My professional organizations all seem to be in the throes of something major. Some are formalizing, taking on a much needed layer of governance as a group realizes we need something more than an email chain. Others are really finding their feet after flailing around. Others are heaving under longstanding bureaucracy and what appears to have been several serious rounds of questionable fiscal management. There are so many spreadsheets.

Being in the midst of all of this is exhausting. Several groups want people to help write governance documents or navigate what necessary infrastructure looks like. Others are looking at major disruption or end of life and need someone to acknowledge when things are done. Still others are just getting started and resisting any of that “formal document” stuff–although increasingly we recognize that this doesn’t work due to historical power, race, gender, etc issues.

I find governance development and maintenance fairly enjoyable, which surprises few as it goes back to that idea of process vs. product that I’ve discussed before. Digging through Bylaws isn’t my favorite pastime but so help me if it means we can edit language and create a checklist so this isn’t a headache for someone else in the future, sign me up.

But it’s exhausting. Having to try and tackle these varying fronts means I have lost a clear sense of what my professional organization home is, where I feel “my people” are, where I go to be inspired. I’ve both taken on more responsibility and given it up — indicating where I can the need for others to step up and keep work going if this is actually of value to the organization. There’s an overwhelming expectation that all the volunteers will want to spend an extra x hours a week on this organization, this new sub-group listserv.

And I am indescribably weary of paid staff members who dump their work onto the volunteers; seem incapable of major portions of their jobs; face no accountability when issues are raised; believe that budgeting is all magic handwaving; or who hand out guilt trips about how I’m letting the profession and the organization down by not doing ^insert time-intensive thing here^.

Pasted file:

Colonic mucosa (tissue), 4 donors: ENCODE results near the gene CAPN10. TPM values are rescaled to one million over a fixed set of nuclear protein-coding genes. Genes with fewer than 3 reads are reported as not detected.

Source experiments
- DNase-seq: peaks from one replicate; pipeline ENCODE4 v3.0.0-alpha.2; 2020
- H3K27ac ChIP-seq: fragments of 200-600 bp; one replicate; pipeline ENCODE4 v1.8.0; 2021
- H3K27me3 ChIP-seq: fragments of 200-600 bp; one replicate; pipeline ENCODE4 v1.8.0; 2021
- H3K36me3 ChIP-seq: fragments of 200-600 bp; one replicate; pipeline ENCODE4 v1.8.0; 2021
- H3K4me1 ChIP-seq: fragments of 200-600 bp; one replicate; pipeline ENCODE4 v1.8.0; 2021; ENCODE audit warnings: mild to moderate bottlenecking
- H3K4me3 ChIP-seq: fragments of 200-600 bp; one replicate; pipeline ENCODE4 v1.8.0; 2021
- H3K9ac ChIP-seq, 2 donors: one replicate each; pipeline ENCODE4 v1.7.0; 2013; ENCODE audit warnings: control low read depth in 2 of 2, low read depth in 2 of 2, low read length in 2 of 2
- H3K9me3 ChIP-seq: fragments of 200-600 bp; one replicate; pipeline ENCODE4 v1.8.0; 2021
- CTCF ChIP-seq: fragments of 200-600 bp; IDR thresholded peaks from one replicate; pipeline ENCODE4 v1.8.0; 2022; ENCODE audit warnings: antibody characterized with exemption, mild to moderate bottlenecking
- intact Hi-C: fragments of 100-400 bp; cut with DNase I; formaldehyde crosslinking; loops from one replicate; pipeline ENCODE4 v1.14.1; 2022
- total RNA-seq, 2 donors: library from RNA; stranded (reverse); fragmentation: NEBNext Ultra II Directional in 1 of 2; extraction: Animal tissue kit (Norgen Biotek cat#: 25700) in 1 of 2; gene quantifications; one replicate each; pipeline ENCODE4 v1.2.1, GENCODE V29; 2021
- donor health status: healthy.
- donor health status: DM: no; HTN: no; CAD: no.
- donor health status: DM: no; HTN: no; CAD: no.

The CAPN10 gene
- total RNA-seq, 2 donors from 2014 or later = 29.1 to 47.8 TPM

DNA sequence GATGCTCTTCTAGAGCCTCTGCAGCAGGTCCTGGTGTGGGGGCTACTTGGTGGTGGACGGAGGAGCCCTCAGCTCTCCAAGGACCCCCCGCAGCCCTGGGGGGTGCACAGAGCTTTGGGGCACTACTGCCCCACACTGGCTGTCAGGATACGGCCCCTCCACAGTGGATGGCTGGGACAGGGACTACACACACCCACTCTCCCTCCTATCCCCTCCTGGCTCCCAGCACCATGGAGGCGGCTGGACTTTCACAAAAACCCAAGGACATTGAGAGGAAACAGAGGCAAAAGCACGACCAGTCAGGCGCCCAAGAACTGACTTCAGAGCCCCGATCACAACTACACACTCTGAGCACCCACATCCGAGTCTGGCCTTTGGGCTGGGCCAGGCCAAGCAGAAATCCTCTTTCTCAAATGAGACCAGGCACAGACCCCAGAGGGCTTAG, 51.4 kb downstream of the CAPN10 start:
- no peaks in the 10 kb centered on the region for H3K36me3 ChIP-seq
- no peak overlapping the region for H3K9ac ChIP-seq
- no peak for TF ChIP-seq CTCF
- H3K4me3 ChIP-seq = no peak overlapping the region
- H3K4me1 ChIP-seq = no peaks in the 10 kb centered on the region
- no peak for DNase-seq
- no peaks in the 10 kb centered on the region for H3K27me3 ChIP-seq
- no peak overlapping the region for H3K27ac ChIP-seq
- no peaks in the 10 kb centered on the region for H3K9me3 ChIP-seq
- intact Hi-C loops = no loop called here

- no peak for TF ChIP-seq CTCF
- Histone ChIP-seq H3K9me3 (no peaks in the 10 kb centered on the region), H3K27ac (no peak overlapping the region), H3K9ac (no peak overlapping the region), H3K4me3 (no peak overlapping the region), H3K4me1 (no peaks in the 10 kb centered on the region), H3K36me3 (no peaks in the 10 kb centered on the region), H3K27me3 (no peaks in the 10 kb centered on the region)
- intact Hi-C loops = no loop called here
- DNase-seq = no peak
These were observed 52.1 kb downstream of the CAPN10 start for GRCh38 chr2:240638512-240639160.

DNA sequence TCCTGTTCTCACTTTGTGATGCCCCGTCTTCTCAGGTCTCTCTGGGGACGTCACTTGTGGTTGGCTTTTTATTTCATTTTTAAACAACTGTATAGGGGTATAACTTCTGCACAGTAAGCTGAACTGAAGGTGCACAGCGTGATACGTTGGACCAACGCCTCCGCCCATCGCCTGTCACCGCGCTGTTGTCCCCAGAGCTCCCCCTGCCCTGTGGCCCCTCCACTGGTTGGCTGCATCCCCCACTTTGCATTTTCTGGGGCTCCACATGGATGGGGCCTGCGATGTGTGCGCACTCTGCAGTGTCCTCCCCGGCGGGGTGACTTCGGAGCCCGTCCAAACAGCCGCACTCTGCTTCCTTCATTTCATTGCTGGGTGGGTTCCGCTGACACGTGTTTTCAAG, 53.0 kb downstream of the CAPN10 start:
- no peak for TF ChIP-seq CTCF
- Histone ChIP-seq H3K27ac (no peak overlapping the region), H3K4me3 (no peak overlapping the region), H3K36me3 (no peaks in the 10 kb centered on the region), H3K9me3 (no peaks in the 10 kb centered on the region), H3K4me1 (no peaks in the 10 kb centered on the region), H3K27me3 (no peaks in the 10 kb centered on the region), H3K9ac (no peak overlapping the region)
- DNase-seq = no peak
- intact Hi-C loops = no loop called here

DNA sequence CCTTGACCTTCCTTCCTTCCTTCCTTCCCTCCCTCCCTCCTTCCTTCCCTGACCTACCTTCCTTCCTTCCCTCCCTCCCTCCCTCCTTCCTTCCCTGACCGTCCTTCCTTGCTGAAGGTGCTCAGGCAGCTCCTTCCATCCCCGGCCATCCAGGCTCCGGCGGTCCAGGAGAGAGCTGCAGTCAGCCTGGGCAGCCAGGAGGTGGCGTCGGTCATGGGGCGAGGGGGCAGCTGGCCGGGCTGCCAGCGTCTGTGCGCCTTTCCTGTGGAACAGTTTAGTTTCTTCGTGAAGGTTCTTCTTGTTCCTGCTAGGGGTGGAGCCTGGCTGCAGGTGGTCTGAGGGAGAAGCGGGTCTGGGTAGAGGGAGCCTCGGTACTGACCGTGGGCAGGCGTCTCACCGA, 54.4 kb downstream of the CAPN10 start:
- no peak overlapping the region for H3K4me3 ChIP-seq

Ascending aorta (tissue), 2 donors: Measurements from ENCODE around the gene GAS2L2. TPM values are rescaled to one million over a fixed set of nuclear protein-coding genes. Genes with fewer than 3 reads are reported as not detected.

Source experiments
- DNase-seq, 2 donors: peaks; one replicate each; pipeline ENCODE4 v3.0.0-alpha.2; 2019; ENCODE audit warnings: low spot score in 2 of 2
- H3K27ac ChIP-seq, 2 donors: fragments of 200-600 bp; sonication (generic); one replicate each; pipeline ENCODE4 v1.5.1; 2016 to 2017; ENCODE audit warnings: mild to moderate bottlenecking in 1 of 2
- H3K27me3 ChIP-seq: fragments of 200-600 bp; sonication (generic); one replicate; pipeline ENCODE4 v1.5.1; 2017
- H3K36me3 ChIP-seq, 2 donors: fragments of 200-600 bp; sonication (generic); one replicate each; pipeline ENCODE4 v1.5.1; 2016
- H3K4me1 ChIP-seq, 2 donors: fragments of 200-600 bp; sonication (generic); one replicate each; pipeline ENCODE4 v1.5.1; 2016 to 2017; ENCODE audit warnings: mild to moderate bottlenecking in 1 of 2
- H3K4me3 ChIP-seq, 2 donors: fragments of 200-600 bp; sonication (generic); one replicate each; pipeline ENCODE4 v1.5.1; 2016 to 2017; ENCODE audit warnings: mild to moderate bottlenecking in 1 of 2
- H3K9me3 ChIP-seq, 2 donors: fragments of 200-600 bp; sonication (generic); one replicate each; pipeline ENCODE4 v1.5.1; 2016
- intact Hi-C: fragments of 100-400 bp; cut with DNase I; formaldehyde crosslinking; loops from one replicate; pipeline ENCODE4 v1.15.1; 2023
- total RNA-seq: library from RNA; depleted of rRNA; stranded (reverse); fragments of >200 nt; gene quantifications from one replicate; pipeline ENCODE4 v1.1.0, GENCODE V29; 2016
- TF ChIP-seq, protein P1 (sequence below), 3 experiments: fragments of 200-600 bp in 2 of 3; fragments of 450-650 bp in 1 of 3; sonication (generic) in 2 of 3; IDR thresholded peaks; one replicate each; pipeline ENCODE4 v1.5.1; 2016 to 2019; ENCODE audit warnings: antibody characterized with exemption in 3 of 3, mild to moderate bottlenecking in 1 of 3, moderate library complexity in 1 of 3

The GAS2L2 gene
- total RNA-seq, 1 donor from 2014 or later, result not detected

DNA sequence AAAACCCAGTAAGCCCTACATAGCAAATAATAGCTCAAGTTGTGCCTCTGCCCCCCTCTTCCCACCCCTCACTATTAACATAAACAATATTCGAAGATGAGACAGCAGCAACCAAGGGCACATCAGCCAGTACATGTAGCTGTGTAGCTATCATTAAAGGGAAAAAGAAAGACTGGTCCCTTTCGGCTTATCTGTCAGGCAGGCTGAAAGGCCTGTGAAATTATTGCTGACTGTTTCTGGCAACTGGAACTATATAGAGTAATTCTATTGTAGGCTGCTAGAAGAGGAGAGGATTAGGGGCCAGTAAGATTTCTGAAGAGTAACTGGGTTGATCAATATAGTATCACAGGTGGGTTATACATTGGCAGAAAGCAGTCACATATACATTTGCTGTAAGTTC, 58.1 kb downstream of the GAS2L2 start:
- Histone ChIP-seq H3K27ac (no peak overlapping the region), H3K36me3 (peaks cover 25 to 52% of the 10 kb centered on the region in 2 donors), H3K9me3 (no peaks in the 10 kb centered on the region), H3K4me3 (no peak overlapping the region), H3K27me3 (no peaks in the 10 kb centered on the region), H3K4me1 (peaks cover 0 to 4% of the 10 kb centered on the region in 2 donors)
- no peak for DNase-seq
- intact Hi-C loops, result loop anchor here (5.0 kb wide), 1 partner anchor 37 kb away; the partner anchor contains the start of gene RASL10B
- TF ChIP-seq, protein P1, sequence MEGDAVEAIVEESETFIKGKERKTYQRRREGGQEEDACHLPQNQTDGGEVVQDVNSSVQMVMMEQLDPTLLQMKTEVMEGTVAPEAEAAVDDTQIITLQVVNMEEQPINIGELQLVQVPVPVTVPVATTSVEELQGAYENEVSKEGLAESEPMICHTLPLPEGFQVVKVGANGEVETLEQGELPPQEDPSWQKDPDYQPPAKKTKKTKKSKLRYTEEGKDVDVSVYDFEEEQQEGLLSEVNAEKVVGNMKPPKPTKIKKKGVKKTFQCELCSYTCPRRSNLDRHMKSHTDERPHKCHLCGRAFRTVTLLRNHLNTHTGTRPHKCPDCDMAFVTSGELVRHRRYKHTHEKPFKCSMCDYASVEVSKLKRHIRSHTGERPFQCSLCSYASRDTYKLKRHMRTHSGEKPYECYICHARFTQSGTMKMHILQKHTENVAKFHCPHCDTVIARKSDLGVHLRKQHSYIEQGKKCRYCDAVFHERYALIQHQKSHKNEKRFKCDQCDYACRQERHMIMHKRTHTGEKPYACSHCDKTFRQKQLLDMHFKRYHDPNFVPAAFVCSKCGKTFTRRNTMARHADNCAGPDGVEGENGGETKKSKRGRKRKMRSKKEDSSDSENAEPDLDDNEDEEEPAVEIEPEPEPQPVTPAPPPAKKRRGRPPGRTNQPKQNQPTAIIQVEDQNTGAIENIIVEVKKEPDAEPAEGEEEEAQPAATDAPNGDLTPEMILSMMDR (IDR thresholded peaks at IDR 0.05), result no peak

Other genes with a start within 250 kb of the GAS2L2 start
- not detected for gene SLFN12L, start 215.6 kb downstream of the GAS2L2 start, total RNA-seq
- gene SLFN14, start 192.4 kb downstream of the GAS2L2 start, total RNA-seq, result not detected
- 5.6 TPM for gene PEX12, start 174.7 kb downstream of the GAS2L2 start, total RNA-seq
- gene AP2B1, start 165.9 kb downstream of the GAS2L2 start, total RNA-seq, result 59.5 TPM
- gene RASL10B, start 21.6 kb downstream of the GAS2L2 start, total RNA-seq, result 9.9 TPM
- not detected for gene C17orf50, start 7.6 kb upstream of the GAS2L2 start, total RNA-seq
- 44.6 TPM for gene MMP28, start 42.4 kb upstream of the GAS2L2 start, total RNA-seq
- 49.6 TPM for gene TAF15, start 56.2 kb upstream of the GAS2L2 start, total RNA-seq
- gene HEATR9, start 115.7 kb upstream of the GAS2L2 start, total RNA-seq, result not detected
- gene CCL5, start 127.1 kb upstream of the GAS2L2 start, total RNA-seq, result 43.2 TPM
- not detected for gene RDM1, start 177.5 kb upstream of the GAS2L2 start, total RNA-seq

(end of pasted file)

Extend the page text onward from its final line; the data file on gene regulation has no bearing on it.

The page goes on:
There are always compounding expectations.

I’m headed into conference season, all of which are tied to various organizations. I am in the midst of preparations to present research — all projects I have worked hard on and which I hope others can use, adopt, and engage with. Yet simultaneously I am running the cost balance and questioning if what I am getting back is enough. And the number of potential conferences I could attend, could pitch my research to…that seems to multiply every day. I could be somewhere every week and in many instances I would *love* to get speak to engage with those peers and learn from them. But (1) my job is my first priority and making sure I’m doing that well has to come first and (2) the cost both financial and of time can be enormous.

V and I were discussing last week why we stay involved. We have different understandings of the primary mission(s) of one of our mutual organizations and they overlap but I can see how that, multiplied times each member, makes things unwieldy. And that particular organization, it’s leadership, it’s staff do not articulate clearly either of the missions she and I see as an actual goal or how the organization is supporting the members. What do the members *get*? The opportunity to pay thousands of dollars to serve on committees, donate volunteer countless hours, and give presentations. Oh, and have our email addresses handed out.

Where does this lead? I don’t know. I have this hope that something this spring will inspire me and I will feel deeply connected again, rather than simply obliged. I’m working on a five year plan (separate post) and trying to determine who gets my energy and who has just become a drain. Donating my time comes with personal and professional costs and right now that feels out of balance. Perhaps I can come up with a checklist and Hedgehog Governance. We shall see.